Thrilling reading for budding biologists.

READ REVIEW

WHEN LUNCH FIGHTS BACK

WICKEDLY CLEVER ANIMAL DEFENSES

Here’s blood in your eye.

Along with the ever popular hagfish (aka “snot eel”) and the horned lizard—which can indeed squirt blood from one or both eyes—Johnson (Zombie Makers: True Stories of Nature’s Undead, 2012, etc.) profiles 10 animals with particularly noxious defense mechanisms. Likewise introducing researchers who have helped to provide “the science behind the story,” she explains the nature of each defense and, in simple but specific language, the biology that makes it work. Large color photos feature a mix of portrait views and close-ups of relevant body parts, to which spatters of blood and dripping ichor on each page add melodramatic visual motifs. This is an outstanding way for readers to meet scientists at work in both field and lab, as well as to learn that, for instance, fulmar chicks can project vomit up to 6 feet and, creepily, that a school of the Amazonian two-spot astyanax will attack and eject one of its own to distract an approaching predator.

Thrilling reading for budding biologists. (source notes, multimedia resource lists) (Nonfiction. 9-11)

Pub Date: June 15, 2014

ISBN: 978-1-4677-2109-7

Page Count: 48

Publisher: Millbrook/Lerner

Review Posted Online: June 4, 2014

Kirkus Reviews Issue: June 15, 2014

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The photos effectively convey the scope of Harvey’s impact, but while journalistically sound, this informative book doesn’t...

HURRICANE HARVEY

DISASTER IN TEXAS AND BEYOND

The devastation of 2017’s Hurricane Harvey is explained, from the storm’s origin to its ongoing aftermath, in this photo-heavy book.

In retelling the story of how a storm got so big it caused 82 deaths and billions of dollars in damage along the Texas coast, Minneapolis-based author Felix details the science of hurricanes for those unfamiliar and unpacks why this and a series of other hurricanes made for one of the most damaging weather years on record. Although it’s packed with info-boxes, a glossary, tips for safety during a hurricane and helping survivors afterward, a snapshot of five other historic hurricanes, and well-curated photos, it misses an opportunity to convey some of the emotion and pain victims endured and continue to feel. Instead, much of the text feels like a summation of news reports, an efficient attempt to answer the whys of Hurricane Harvey, with only a few direct quotations. Readers learn about Virgil Smith, a Dickinson, Texas, teen who rescued others from floodwaters with an air mattress, but the information is secondhand. The book does answer, clearly and concisely, questions a kid might have about a hurricane, such as what happens to animals at the zoo in such an emergency and how a tropical storm forms in the first place. A portion of the book’s proceeds are to be donated to the Texas Library Association’s Disaster Relief Fund.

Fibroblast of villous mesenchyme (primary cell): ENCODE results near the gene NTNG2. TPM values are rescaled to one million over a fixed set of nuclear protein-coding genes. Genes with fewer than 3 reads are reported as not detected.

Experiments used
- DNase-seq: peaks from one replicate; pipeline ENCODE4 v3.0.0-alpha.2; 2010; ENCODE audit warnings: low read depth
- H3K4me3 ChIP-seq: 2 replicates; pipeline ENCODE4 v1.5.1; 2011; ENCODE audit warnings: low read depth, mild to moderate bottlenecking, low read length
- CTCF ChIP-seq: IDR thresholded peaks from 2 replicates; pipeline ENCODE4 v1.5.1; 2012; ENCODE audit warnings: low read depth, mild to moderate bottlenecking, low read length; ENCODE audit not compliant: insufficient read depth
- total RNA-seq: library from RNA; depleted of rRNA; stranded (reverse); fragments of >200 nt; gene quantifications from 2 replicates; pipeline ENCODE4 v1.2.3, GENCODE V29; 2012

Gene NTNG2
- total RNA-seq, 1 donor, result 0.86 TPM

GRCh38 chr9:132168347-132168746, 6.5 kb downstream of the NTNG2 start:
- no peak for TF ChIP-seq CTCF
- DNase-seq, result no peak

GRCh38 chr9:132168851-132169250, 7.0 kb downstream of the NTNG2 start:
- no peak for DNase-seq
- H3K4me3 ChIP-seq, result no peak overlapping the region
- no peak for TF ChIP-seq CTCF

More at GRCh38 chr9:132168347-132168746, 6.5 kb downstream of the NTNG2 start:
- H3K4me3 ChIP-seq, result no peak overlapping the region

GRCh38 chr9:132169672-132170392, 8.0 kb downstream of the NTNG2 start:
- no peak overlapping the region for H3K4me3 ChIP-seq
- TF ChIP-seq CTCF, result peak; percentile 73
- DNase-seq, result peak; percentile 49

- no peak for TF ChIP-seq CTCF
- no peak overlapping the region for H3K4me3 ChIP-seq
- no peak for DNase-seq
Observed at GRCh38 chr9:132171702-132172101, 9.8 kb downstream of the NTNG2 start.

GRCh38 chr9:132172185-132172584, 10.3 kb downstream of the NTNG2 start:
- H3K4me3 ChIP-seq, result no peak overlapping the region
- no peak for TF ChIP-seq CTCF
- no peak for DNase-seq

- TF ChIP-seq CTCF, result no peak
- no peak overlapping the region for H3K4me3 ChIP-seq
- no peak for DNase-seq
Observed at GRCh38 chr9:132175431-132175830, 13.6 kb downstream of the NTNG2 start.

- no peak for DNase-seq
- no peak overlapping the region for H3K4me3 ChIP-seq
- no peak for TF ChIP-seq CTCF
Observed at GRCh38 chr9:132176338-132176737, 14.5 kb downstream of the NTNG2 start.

The photos effectively convey the scope of Harvey’s impact, but while journalistically sound, this informative book doesn’t capture the fear and shock those who lived through the hurricane must have felt. (Nonfiction. 9-10)

Pub Date: Feb. 1, 2018

ISBN: 978-1-5415-2888-8

Page Count: 36

Publisher: Millbrook/Lerner

Review Posted Online: March 19, 2018

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OIL SPILL!

DISASTER IN THE GULF OF MEXICO

The cleanup, finger pointing, litigation and economic recovery are still ongoing, but this overview of the Deepwater Horizon disaster offers a short and coherent account of the spill itself, the well’s eventual capping and, in broad strokes, the immediate environmental impact. Noting that the initial explosion occurred the very night of a ceremony commending the crew’s safety record (but not going into the long tally of construction shortcuts that made that ceremony so disingenuous), Landau provides a linear nonjudgmental account of major events between the April 20 eruption and the announcement of a permanent plug on Sep. 19, 2010. Big color photos add views of the platform burning, ships cleaning up oil slicks, oil-soaked wildlife and damaged coastal areas, along with smaller murky pictures of the failed blowout preventer on the ocean floor and the replacement cap. Additional graphics provide clear views of the technology—the rig itself, a cross-section of the blowout preventer and the relief well in relation to the original well—and a map of the Gulf coastline shows the affected areas. Limited, out of date and entirely based on secondary sources as it is, this still presents younger audiences a slightly more complete picture than Mona Chiang’s Oil Spill Disaster (2000). Includes eco-activities, resource lists and a tally of other major spills. (Nonfiction. 9-11)

Pub Date: April 1, 2011

ISBN: 978-0-7613-7485-5

Page Count: 32

Publisher: Millbrook

Review Posted Online: April 5, 2011

Kirkus Reviews Issue: March 15, 2011

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